He told me that moving would give me a chance to reinvent myself. When we moved, he said, there would be new people who didn’t know me, and I could start over. Positioned that way, moving sounded intriguing, and it worked.

The town I remember most growing up was Bareilly, about five hours east of New Delhi. I was in the fifth grade, and we lived in an army barracks that housed four families. I was what you’d call a tomboy. I ran around with the boys and climbed things in search of adventure.

My mother was often busy at work with her patients and only cooked on special occasions. The rest of the time we had a really good cook. Despite my parents’ schedules, we usually managed to eat one meal together every day as a family.

My brother and I had a nanny. But no matter where we lived, my grandmother, Mary John Akhouri, swooped in to look after us for a time.

When I turned 14, I spent the summer of 1996 visiting my mother’s sister and my three cousins in Queens, N.Y. My father had always insisted I follow my heart, so I asked my aunt if I could stay and go to school there. America was so exciting.

We spoke with my parents and they agreed. For six months, I went to Robert F. Kennedy High School in Flushing, Queens. Then my aunt changed jobs and moved us to Cedar Rapids, Iowa.

We lived in a four-bedroom apartment in a complex. It was one of the best experiences. We were the only Indian family in the area, but our neighbors were so warm and kind.

After 10th grade, I moved to my uncle’s house in Newton, Mass. Like most teenage girls, I had major self-esteem issues. I was skinny and gawky, and a girl in school constantly bullied me, calling me “curry.” There was no getting her to stop. At the end of 11th grade, I decided to return to India to finish high school. By then, I was all grown up and had discovered mascara and lipstick, which came as a shock to my brother and father. My mother was a different story.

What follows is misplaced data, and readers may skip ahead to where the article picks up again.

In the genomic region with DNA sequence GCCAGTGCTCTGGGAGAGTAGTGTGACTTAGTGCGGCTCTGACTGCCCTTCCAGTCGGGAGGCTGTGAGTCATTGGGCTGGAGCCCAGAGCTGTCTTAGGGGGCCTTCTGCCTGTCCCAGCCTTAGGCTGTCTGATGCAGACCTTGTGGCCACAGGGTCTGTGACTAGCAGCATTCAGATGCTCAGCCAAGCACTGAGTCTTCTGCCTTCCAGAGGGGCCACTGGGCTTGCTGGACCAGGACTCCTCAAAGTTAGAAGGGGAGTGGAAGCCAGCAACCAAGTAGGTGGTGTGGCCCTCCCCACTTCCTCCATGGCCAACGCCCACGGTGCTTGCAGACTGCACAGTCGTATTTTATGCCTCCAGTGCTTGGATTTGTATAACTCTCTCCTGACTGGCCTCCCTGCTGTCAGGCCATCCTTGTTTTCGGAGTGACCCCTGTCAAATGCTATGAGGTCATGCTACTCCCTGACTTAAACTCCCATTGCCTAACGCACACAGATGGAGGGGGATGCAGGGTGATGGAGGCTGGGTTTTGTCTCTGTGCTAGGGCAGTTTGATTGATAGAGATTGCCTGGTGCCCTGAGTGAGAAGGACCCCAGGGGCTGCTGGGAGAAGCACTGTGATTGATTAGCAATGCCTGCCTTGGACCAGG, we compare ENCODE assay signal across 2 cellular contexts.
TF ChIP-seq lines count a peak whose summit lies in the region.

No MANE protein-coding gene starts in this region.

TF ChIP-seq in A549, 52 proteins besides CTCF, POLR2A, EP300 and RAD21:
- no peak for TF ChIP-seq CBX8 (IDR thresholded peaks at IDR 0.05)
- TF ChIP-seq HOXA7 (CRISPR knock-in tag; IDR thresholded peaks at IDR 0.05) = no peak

At 17, I had photos taken for a college-scholarship application. The photographer said I was pretty and asked if he could take modeling photos. Unknown to me, my mom sent the photos to the Miss India Beauty Pageant.

To everyone’s surprise, I won. My dad wasn’t happy. Boys started coming around. One even tried to come down through the roof.

I automatically was entered in Miss World, and I won that pageant, too. Immediately after, I was offered Indian film roles.

Initially, I had to balance film work with my aeronautical engineering studies at the university. But as acting demands grew over the next two years, I had to make a decision.

I turned to my dad. He said, “Look, if you love to act, see how it goes. You don’t want to wake up one day and have a what-if moment. If it doesn’t work out, you can always return to school.”

So I left college and was in more than 50 films in India between 2003 and 2016. I learned to act by studying more experienced actors on the set and in films.

In 2010, I met my U.S. manager, Anjula Acharia, and signed a global recording deal with Universal. Five years later, I signed with ABC, eventually auditioning for “Quantico” and getting a lead role.

Today, I have homes in New York and in Mumbai, where I moved into my own place after my father died in 2013. In New York, I live in a duplex apartment on the Upper East Side. I love watching old American and Indian movies in my screening room.

My mom and I talk all the time by phone and FaceTime when I’m in the States. If she hears me sneeze, she’s on the next flight to New York.